Writing about the concept of music discovery, Tyler Hayes suggests that after a certain age, most people are pretty set in their music tastes and in terms of paying for recordings of music, are better served by buying and owning rather than “renting” the music from a service like Spotify.
He argues that technology currently does a poor job of creating an environment for music discovery.
The problem with Pandora is that it may replace the radio for some, or a lot of people, but there is no spark the same way when a friend says “Hey, you should check out this band, they’re great.” A computer can’t replace that, yet. There will be an app or site or service that does fix and solve discovery… But that isn’t now or even this year.
Music discovery should be a verb or an accident, through active looking or serendipitous stumbling, but it shouldn’t be paraded around only as a marketing term.
A number of thoughts that occurred to me as I read this. First was that idea that new music discovery tapers off after a certain age. There are studies that show that people often mature into an appreciation for classical music. But I wonder if the ground work for that appreciation isn’t laid when people are younger and attend live performances in general with their family and classmates.
Yeah, I know the arts for the kids discussion has been beaten to death. I am just suggesting that even though you turned out okay and appreciate art even though you had minimal exposure when you were younger, the general environment has greatly changed since then.
If you are in your 40s as I am, or older you and your parents watched many of the same television shows because that was all that was available. Even though I didn’t go to many Broadway shows in my youth, my mother would often play Fiddler on the Roof, Camelot and Godspell records. I would dance around singing the chorus of “If I Were A Rich Man” when I resented having to do chores.
Your parents had a fairly strong influence on your taste and you shared many of the same experiences. While it may have been to a lesser degree, you probably gravitated toward some of the same general arts genres your parents did as you got older. Even if you rebelled against sharing their aesthetic taste, you were still engaged by art to some degree.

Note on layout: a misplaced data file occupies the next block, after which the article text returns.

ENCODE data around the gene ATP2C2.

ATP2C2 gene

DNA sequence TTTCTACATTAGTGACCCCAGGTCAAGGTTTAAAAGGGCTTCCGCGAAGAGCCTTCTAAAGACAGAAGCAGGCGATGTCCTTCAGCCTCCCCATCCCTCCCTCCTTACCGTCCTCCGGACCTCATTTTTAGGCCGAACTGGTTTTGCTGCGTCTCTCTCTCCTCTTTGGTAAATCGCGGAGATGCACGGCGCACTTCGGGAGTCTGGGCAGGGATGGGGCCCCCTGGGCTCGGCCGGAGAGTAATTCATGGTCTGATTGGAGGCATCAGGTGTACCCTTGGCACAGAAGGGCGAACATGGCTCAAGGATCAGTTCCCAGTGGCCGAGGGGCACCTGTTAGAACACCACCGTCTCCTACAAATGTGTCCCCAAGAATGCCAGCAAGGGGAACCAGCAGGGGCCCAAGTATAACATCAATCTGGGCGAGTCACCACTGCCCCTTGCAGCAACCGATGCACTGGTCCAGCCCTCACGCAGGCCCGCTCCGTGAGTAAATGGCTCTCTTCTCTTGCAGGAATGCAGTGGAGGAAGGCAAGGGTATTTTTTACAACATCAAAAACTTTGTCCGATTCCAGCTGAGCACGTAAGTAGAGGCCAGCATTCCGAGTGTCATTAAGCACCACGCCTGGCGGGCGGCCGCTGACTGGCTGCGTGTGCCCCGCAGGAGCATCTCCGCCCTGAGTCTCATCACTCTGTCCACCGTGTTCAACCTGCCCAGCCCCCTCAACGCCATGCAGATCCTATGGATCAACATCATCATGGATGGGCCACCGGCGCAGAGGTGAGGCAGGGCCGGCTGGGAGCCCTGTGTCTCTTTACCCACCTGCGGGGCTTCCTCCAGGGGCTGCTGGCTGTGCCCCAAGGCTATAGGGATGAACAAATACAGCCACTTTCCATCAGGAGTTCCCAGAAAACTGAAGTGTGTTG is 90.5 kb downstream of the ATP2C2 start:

I am not sure we can necessarily count on the same effect with the current generation. Lacking any exposure from any quarter, their tastes may solidify as they are and never include traditional/classical art forms as they mature.
I am open to hearing counter arguments, but if you are older than 30ish, be honest, are you as voracious a consumer of music/art as you were when you were younger or are your choices pretty much explorations along general lines you established in the past with some interesting, but not radical deviations?
Second thing I began to ponder was whether terms like audience/community engagement and discovery are largely marketing terms that are being used to add a little luster to the same general programs as before or if arts organizations have started making a more directed effort in these directions. This isn’t something I can opine upon even generally because I don’t have any really solid data. It is a good question to ask ourselves, though.
I do think that the thing arts organizations offer over any other entertainment form is the opportunity to experience the frisson of personal discovery. I love Tyler Hayes’ definition of musical discovery as “a verb or an accident, through active looking or serendipitous stumbling.”
You absolutely miss something when you try to experience it via a small screen or ear buds vs. going into a performance hall or gallery. Even if you don’t understand Dali, you have an experience standing in front of one of his wall sized works that you don’t by seeing a picture of it.
The challenge has always been trying to communicate that through media insufficient to the task without under or overselling it. The other part of the challenge is whether people will continue to value the seeking process.